PPO to become backbone of national health department’s infrastructure development

South Africa’s national Department of Health (DoH) will deploy Post Vision Technology’s online project portfolio management software

April 19, 2012

South Africa’s national Department of Health (DoH) will deploy Post Vision Technology’s online project portfolio management software, Project Portfolio Office (PPO), within its health infrastructure unit to strengthen the ability of officials to manage their infrastructure programmes and projects more effectively.

The software will provide the unit with a uniform system – at both the provincial and national levels – to capture relevant information on a project-by-project basis. Internally, it is referred to as the Project Management Information System (PMIS).

“At present, there is no common system for the management of project information at the DoH and a variety of spreadsheets are currently used, with no link between them,” says Christie Engelbrecht, director of Project Management for Infrastructure Development at the national DoH.

“The national DoH therefore established the need for an information system within its health infrastructure unit that would meet the aforementioned objectives as well as to enable officials to closely examine their programmes and projects in order to identify projects that are underperforming and those facing high risks, thereby assisting officials to take more timely remedial actions.”

Additionally, PMIS will be used to prepare standardised programme and project reporting for improved monitoring, and enable the preparation of specialised reporting, as may be required from time to time.

Says Guy Jelley, CEO at Post Vision Technology: “The software will also assist with mapping the national DoH’s infrastructure management processes and be integrated with the PMBOK methodology that includes the relevant knowledge areas: integration-, scope-, time-, cost-, quality-, human resource-, communications-, risk- and procurement management, and processes.”

Jelley adds that the software also includes specific features, such as: scope – including scope changes, scheduling of tasks/ activities for projects with specific functionalities, costing, risk management, issue management, customisation and quality management.

Furthermore, the software has the capabilities to generate and filter reporting documents on all project information and allow for an infinite number of documents to be stored and projects to be created by the administrators. “It also has a documentation management module, which will permit all documents – of formats Word, Excel, Powerpoint, PDF, Project and graphics – to be uploaded and stored within the application,” confirms Engelbrecht.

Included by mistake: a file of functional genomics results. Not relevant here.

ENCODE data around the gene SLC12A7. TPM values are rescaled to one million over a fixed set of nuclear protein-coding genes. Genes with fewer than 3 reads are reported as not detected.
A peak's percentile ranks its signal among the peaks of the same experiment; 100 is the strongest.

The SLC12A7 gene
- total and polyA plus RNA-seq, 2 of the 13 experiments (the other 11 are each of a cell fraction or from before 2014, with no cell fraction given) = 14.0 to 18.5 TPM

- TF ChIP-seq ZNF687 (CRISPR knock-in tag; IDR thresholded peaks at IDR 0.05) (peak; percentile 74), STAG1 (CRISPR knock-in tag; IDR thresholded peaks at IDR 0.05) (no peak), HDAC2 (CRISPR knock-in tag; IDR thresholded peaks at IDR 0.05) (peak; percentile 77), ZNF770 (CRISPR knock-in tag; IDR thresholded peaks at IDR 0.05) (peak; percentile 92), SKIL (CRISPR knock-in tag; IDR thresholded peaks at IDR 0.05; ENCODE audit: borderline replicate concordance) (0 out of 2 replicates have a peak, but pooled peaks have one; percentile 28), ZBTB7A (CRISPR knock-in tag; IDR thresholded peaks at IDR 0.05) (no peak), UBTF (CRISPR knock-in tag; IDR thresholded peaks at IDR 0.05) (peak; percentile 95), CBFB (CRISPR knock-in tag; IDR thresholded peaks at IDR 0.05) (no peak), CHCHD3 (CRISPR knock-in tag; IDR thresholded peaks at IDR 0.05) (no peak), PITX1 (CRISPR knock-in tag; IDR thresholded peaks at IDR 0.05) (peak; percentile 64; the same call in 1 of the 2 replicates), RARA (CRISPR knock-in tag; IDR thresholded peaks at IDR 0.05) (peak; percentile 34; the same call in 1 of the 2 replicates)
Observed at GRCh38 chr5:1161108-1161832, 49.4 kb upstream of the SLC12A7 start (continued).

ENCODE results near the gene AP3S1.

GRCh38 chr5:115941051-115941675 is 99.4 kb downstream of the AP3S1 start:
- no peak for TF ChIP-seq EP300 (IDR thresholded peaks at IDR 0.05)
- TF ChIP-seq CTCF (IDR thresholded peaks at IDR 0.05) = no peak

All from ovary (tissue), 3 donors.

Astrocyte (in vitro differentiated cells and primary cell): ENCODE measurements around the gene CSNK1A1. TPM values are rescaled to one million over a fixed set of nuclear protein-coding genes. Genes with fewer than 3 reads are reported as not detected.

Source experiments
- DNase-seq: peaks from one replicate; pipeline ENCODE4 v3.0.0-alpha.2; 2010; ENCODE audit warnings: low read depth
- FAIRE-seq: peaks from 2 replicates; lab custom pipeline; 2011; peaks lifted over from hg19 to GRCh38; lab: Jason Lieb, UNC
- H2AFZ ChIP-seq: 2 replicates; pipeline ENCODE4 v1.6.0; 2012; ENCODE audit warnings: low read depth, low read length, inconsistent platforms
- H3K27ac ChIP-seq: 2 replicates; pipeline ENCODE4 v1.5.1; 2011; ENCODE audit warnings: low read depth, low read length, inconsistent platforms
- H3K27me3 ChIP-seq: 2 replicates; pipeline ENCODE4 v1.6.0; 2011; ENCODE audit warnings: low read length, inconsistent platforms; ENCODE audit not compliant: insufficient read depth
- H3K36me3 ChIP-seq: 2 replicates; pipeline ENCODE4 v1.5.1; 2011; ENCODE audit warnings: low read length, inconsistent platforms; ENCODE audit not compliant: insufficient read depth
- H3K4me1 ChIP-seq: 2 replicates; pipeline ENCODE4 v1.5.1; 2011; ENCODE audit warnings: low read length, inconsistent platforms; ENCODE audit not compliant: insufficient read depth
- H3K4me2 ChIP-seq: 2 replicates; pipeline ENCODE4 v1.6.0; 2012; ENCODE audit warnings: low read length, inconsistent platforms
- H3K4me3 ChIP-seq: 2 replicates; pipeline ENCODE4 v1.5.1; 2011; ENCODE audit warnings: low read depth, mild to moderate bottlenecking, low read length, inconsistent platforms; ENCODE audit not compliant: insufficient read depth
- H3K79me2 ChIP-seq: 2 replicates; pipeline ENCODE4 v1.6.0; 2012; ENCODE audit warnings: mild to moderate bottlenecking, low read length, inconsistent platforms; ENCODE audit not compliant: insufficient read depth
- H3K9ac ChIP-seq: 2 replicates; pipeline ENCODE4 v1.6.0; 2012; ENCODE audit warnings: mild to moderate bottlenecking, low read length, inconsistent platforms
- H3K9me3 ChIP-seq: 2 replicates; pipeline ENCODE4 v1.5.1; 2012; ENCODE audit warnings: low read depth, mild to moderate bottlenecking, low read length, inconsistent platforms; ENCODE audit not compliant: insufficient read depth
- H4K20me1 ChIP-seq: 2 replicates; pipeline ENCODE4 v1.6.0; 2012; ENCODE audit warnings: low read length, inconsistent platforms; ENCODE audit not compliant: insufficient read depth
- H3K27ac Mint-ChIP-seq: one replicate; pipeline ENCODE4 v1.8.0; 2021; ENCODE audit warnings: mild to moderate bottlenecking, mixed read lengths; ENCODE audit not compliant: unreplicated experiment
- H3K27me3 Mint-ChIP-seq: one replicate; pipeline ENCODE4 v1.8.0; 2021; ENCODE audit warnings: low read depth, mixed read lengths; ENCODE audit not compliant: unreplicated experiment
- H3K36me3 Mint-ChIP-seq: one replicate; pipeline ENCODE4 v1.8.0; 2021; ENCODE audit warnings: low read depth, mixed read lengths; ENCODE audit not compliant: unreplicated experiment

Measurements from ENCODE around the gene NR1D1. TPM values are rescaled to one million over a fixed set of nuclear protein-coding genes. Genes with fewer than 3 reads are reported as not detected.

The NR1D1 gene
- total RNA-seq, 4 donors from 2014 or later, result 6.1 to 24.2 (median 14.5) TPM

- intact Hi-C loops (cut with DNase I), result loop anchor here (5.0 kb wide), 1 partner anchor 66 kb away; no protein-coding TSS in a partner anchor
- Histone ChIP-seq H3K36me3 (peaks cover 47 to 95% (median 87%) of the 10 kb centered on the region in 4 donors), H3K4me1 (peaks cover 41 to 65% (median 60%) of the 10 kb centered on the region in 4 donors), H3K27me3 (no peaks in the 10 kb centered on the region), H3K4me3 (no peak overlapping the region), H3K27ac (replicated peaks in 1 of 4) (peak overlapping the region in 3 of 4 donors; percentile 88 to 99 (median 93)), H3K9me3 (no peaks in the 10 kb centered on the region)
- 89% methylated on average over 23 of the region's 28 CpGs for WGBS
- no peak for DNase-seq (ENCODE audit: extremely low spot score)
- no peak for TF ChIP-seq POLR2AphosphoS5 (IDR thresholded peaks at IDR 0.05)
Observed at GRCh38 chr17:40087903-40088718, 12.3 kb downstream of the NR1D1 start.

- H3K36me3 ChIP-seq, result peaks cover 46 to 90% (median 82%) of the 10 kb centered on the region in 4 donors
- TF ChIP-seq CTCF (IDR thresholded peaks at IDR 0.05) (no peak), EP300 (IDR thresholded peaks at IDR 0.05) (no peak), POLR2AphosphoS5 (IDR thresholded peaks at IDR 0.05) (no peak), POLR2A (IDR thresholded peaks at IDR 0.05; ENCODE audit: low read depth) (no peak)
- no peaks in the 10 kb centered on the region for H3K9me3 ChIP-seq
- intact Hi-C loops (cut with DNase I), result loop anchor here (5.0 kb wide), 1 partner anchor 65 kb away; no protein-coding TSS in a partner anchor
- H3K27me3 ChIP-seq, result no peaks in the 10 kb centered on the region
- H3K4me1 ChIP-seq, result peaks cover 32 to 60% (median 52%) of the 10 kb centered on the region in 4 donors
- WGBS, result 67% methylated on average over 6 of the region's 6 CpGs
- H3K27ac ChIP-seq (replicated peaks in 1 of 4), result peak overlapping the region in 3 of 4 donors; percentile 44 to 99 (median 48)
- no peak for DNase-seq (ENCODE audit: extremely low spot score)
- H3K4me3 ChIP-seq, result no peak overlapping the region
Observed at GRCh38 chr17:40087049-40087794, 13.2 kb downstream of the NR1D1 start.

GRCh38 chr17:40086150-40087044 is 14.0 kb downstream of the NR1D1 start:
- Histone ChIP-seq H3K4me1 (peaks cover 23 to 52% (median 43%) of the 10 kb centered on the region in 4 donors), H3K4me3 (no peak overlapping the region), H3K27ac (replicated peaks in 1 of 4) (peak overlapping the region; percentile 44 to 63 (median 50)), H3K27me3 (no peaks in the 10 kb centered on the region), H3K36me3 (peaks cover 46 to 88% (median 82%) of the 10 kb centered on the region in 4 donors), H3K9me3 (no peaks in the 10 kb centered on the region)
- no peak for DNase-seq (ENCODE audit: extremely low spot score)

This will be the second time that the national DoH has chosen PPO to assist it in its programme and project management requirements. It first deployed PPO in preparation for the 2009 FIFA Confederations Cup and the 2010 FIFA World Cup. Results showed that this structured project environment was successful in meticulously tracking the progress of these two projects to meet crucial “kick-off” deadlines.

“PPO is designed, developed and supported locally to assist organisations to simply and efficiently manage their projects and project portfolios. As the solution is provided on a Software as a Service (SaaS) platform, the Department of Health has access to the PPO application on a hosted and rental basis over the Internet, at a fraction of the cost and with no infrastructure-related concerns,” explains Jelley.

Engelbrecht says that the software’s tried and tested Web-based capabilities and reputation, plus the fact that it can easily be customised and its affordable support service, all played a role in the national DoH selecting the tool.

He says: “PPO offers the national DoH a cost effective solution that can be customised around the needs of the user. It is also a stable solution that comes with good back up and excellent real life business cases. An added bonus is that it is a local South African product.”

A key factor in the overall success of the PMIS will however be the support it receives- and the commitment to it by all nine provinces. “The key to the software’s success is adoption by all users – from the start,” believes Jelley.

Engelbrecht agrees and says, “The PMIS offers great potential. The willingness of all to grasp the opportunity that the PMIS envisages is critical. Importantly, the system can become the backbone of a well-implemented health infrastructure programme that is able to serve the nation with pride.”